The sky is going to do some pretty crazy things in the next few days.
A supermoon, a blue moon and a total lunar eclipse are all coming to a sky near you – and all in the same day.
Skywatchers will get to see the triple threat on Jan. 31.
How rare is a super blue moon eclipse? Well, even without the supermoon, it is the first blue moon-total lunar eclipse in the United States since March 1866, according to Earthsky.org.
A blue moon, which occurs about every 2 1/2 years, is the second full moon in a calendar month, and doesn’t actually appear blue in color. January’s first full moon showed up on New Year’s Day.
The Jan. 31 full moon is also the third in a series of three straight full-moon supermoons – that is, super-close and magnified full moons.
And to put the cherry on top, this time around, it will pass through the earth’s shadow in a total lunar eclipse.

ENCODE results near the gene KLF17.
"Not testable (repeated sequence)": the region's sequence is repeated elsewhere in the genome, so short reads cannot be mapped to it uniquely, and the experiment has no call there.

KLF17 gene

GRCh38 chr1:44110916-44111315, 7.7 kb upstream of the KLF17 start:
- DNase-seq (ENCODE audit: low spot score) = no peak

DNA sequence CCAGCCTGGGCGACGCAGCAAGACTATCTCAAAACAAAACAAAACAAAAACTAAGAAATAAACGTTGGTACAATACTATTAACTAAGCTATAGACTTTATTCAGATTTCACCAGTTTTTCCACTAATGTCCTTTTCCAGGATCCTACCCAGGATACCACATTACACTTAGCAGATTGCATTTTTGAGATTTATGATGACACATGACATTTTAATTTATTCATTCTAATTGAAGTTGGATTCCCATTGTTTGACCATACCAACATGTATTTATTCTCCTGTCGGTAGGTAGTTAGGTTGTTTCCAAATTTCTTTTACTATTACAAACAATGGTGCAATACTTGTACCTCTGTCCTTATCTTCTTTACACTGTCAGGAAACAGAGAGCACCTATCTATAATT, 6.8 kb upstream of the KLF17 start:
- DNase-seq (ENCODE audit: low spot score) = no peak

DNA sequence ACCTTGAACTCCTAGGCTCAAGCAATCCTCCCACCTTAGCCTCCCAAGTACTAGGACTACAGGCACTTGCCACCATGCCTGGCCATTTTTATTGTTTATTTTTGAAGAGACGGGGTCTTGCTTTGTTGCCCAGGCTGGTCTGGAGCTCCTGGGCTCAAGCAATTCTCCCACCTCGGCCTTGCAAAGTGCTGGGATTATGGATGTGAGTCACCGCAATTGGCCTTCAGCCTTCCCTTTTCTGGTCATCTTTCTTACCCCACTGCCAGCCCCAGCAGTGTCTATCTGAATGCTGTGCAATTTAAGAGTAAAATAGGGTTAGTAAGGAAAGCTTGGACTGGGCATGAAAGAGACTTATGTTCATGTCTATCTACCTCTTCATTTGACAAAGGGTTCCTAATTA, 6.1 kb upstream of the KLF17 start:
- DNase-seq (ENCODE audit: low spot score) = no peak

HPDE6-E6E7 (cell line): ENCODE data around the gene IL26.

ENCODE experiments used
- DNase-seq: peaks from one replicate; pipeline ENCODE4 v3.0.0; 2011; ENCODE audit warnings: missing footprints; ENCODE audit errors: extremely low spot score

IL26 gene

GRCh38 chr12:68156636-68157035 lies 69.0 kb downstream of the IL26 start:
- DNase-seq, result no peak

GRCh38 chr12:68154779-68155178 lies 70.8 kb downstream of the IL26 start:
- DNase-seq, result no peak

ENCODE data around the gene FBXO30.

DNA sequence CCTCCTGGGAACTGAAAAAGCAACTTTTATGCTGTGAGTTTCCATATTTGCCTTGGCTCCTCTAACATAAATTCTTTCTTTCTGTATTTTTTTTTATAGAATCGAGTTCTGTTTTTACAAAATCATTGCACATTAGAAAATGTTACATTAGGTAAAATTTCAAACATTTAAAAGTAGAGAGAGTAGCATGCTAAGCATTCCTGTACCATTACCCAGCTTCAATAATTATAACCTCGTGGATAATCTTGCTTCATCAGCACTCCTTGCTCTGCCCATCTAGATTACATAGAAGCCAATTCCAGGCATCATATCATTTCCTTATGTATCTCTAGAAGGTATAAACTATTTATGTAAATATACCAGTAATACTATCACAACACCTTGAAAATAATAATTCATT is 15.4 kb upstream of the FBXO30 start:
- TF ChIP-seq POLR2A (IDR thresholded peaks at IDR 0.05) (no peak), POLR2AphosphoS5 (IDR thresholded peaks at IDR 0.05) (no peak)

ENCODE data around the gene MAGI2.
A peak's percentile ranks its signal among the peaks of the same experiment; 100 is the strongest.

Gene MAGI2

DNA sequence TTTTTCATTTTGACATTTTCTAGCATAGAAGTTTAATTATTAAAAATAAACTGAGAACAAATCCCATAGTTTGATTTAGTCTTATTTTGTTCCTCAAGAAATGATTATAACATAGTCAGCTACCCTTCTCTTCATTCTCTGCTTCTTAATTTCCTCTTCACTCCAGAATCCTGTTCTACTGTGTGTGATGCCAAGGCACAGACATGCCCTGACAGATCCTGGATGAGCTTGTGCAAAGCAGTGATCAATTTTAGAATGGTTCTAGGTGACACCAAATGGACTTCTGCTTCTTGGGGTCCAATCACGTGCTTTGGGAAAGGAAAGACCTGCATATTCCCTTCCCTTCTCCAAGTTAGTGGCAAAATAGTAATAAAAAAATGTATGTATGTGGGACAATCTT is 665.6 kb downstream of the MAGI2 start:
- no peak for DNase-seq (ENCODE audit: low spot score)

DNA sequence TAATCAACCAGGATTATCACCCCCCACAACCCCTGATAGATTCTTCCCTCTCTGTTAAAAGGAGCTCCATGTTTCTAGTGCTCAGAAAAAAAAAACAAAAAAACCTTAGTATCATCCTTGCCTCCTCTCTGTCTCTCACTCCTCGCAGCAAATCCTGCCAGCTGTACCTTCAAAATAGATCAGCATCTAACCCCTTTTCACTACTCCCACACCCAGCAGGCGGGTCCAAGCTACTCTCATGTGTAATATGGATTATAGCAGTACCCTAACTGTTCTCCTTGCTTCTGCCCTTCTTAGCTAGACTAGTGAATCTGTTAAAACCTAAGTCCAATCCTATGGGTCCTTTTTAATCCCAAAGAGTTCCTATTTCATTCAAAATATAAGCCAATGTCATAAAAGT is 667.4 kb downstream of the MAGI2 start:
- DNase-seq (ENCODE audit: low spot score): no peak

The total lunar eclipse will be visible early in the morning of Jan. 31 from western North America across the Pacific to eastern Asia, according to NASA.
Those of us on the east coast will be able to see it, too, but it will be a partial eclipse.
“The lunar eclipse on Jan. 31 will be visible during moonset,” said Noah Petro, a research scientist from NASA’s Goddard Space Flight Center. “Folks in the eastern United States, where the eclipse will be partial, will have to get up in the morning to see it. ... But it’s another great chance to watch the moon.”